You can use yum search to search for additional packages and see the other versions that are available. Thus, to search for packages that are part of the rh-python36 collection, enter:

# yum search rh-python36

Starting with the Python 3.4 collection, the collection and package names are all prefixed with rh-. So you can use the following command to see all of the rh-python packages and, therefore, which collections are available:

# yum search rh-python

To see the available packages in the Python 2.7 collection, search for python27:

# yum search python27

You can, of course, just search for python and get a list of every available RPM that has python in the name or description. You will get a very long list, so it's best to redirect the output to a file and use grep or a text editor to search the file. The packages that start with python- (without a version number) are part of the base RHEL Python 2.7.5 packages that are installed in /usr/bin.


This section lists common problems that developers see when using Python on RHEL.

Python: error while loading shared libraries

This error occurs when you are trying to run a binary that can't find the shared libraries it depends on. Typically this occurs when trying to run python from a software collection without enabling the collection first. In addition to setting PATH, scl enable also sets LD_LIBRARY_PATH. This adds the directory containing the software collection's shared objects to the library search path.

To see what environment variables are modified, take a look at the /opt/rh/rh-python/enable file:

$ cat /opt/rh/rh-python36/enable
export PATH=/opt/rh/rh-python36/root/usr/bin${PATH:+:${PATH}}
export LD_LIBRARY_PATH=/opt/rh/rh-python36/root/usr/lib64${LD_LIBRARY_PATH:+:${LD_LIBRARY_PATH}}
export MANPATH=/opt/rh/rh-python36/root/usr/share/man:$MANPATH
export PKG_CONFIG_PATH=/opt/rh/rh-python36/root/usr/lib64/pkgconfig${PKG_CONFIG_PATH:+:${PKG_CONFIG_PATH}}
export XDG_DATA_DIRS="/opt/rh/rh-python36/root/usr/share:${XDG_DATA_DIRS:-/usr/local/share:/usr/share}"

Wrong version of Python when running the python command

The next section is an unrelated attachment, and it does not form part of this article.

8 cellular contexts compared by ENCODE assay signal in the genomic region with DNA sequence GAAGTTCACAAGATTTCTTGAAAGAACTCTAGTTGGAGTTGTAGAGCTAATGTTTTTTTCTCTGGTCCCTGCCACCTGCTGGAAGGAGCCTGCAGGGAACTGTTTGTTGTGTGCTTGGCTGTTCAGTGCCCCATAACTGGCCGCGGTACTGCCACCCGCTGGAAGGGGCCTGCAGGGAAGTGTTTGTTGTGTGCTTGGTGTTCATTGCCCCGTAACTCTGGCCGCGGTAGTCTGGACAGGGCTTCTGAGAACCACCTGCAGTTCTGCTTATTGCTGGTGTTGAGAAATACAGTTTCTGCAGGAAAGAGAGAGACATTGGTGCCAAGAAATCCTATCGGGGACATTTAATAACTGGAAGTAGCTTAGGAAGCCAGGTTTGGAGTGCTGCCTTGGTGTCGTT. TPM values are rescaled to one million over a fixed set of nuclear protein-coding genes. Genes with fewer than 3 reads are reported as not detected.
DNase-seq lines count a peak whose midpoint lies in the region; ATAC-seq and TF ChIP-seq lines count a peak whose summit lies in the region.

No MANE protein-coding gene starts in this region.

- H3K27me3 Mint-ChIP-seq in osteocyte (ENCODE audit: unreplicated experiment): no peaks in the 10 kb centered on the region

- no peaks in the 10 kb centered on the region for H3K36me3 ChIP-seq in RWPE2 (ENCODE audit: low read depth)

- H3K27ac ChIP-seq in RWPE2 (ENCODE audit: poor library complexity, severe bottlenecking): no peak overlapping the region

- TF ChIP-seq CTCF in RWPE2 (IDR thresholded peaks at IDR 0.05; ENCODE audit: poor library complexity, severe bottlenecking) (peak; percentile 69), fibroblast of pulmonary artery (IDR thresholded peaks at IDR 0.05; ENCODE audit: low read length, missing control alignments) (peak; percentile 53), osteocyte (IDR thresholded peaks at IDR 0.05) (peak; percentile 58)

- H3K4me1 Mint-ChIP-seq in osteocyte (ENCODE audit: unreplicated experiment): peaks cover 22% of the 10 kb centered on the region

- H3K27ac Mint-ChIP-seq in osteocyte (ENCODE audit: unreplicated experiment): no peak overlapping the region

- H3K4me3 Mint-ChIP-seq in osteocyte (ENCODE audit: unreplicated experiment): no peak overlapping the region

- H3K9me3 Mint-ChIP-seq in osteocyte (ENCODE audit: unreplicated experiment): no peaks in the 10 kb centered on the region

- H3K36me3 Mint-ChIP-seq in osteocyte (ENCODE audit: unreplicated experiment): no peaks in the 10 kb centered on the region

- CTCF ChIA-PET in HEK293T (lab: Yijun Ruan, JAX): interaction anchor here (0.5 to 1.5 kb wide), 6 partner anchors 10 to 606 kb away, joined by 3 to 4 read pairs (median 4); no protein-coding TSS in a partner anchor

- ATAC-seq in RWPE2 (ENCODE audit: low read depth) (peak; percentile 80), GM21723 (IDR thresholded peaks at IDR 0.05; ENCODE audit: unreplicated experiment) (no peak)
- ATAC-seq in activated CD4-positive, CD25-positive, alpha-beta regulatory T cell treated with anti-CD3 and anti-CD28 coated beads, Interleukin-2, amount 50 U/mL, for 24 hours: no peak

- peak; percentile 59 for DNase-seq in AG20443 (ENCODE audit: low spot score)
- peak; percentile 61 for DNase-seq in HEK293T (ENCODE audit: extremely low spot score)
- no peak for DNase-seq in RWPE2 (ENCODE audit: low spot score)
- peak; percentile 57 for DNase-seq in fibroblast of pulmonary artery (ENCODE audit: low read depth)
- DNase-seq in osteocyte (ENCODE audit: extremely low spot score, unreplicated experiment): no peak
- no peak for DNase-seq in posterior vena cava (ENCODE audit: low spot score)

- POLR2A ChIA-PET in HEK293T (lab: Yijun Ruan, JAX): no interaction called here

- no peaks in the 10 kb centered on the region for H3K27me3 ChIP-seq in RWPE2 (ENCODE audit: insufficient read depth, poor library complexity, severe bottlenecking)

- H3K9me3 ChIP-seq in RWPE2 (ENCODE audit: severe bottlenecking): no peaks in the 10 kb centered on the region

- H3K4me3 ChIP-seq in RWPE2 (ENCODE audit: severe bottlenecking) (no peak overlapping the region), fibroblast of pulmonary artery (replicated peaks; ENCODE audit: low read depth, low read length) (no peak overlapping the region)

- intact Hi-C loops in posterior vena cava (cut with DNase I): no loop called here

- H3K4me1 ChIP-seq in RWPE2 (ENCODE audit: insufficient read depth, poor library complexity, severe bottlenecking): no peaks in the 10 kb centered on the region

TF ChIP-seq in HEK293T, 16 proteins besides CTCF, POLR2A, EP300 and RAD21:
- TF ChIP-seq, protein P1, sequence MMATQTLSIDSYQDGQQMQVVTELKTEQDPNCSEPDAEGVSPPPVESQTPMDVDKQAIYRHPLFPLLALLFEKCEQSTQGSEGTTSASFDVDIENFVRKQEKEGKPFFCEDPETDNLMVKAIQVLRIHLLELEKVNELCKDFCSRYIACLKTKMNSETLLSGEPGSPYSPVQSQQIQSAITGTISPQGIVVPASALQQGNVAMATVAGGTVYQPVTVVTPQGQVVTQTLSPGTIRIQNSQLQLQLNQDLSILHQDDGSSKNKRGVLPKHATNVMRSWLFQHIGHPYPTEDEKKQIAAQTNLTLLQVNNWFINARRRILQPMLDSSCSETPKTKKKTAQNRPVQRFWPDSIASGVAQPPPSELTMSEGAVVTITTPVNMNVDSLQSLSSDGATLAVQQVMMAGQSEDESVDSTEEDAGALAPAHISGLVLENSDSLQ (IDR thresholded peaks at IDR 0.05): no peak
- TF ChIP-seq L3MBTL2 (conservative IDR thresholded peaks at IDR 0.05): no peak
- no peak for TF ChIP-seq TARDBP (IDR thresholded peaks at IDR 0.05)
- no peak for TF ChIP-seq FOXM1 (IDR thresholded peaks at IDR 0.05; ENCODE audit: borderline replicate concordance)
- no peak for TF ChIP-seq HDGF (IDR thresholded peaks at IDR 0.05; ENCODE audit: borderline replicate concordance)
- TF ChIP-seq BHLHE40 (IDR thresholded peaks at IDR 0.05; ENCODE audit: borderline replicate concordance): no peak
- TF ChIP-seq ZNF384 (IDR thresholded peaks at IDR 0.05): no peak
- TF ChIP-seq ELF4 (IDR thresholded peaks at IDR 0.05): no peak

First, running python with no version number is likely to give you an unexpected version of Python at some point. The result is dependent on your PATH, which depends on whether you've enabled the software collection and activated the virtual environment. If you use a version number such as python3.6 and you haven't enabled and activated the right environment, you'll get a simple "command not found" error.

You can get the wrong version if you've forgotten to enable the software collection. Enabling the software collection puts the collection's /bin directory in your path first, hiding all of the other versions of commands with the same name.

The software collection needs to be enabled even if you give the full path to the python binary. For most of the collections, you'll get a shared library error ( described earlier) if the library path isn't set correctly. However, if you try running the python27 collection, you'll get Python 2.7.5 (the default version) instead of Python 2.7.13 as you'd expect. This is because the shared library dependency is satisfied out of /lib instead of from the software collection, so you pick up the system Python.

Error running pip: ImportError cannot import name 'main'

If you run pip upgrade --user pip, as some guides suggest, the pip command no longer works. The problem is a path issue combined with an incompatibility between versions. The user installation of pip places a new pip command in ~/.local/bin. However, ~/.local/bin comes after the software collection in your path. So you get the older wrapper script that is incompatible with the newer module.